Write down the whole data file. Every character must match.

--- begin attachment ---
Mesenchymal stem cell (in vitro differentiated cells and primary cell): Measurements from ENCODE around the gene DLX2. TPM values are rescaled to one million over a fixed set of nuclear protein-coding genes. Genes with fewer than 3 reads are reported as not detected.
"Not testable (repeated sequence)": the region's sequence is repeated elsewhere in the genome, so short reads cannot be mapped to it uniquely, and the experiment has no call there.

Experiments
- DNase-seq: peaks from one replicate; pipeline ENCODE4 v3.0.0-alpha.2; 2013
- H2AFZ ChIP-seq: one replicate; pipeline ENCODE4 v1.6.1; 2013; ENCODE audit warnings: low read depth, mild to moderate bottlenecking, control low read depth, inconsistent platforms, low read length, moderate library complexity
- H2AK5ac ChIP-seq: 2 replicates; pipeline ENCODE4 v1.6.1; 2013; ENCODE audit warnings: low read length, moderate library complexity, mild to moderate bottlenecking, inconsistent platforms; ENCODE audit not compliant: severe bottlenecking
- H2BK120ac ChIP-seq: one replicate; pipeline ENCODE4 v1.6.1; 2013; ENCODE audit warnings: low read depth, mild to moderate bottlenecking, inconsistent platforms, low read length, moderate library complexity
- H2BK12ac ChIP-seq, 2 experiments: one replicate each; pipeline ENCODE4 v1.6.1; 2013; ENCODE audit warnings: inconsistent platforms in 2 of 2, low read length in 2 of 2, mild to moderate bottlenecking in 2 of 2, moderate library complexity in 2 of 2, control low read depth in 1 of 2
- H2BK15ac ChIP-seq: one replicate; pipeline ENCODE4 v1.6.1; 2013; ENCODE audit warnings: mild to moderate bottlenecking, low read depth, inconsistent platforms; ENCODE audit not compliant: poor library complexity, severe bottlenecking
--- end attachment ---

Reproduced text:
Mesenchymal stem cell (in vitro differentiated cells and primary cell): Measurements from ENCODE around the gene DLX2. TPM values are rescaled to one million over a fixed set of nuclear protein-coding genes. Genes with fewer than 3 reads are reported as not detected.
"Not testable (repeated sequence)": the region's sequence is repeated elsewhere in the genome, so short reads cannot be mapped to it uniquely, and the experiment has no call there.

Experiments
- DNase-seq: peaks from one replicate; pipeline ENCODE4 v3.0.0-alpha.2; 2013
- H2AFZ ChIP-seq: one replicate; pipeline ENCODE4 v1.6.1; 2013; ENCODE audit warnings: low read depth, mild to moderate bottlenecking, control low read depth, inconsistent platforms, low read length, moderate library complexity
- H2AK5ac ChIP-seq: 2 replicates; pipeline ENCODE4 v1.6.1; 2013; ENCODE audit warnings: low read length, moderate library complexity, mild to moderate bottlenecking, inconsistent platforms; ENCODE audit not compliant: severe bottlenecking
- H2BK120ac ChIP-seq: one replicate; pipeline ENCODE4 v1.6.1; 2013; ENCODE audit warnings: low read depth, mild to moderate bottlenecking, inconsistent platforms, low read length, moderate library complexity
- H2BK12ac ChIP-seq, 2 experiments: one replicate each; pipeline ENCODE4 v1.6.1; 2013; ENCODE audit warnings: inconsistent platforms in 2 of 2, low read length in 2 of 2, mild to moderate bottlenecking in 2 of 2, moderate library complexity in 2 of 2, control low read depth in 1 of 2
- H2BK15ac ChIP-seq: one replicate; pipeline ENCODE4 v1.6.1; 2013; ENCODE audit warnings: mild to moderate bottlenecking, low read depth, inconsistent platforms; ENCODE audit not compliant: poor library complexity, severe bottlenecking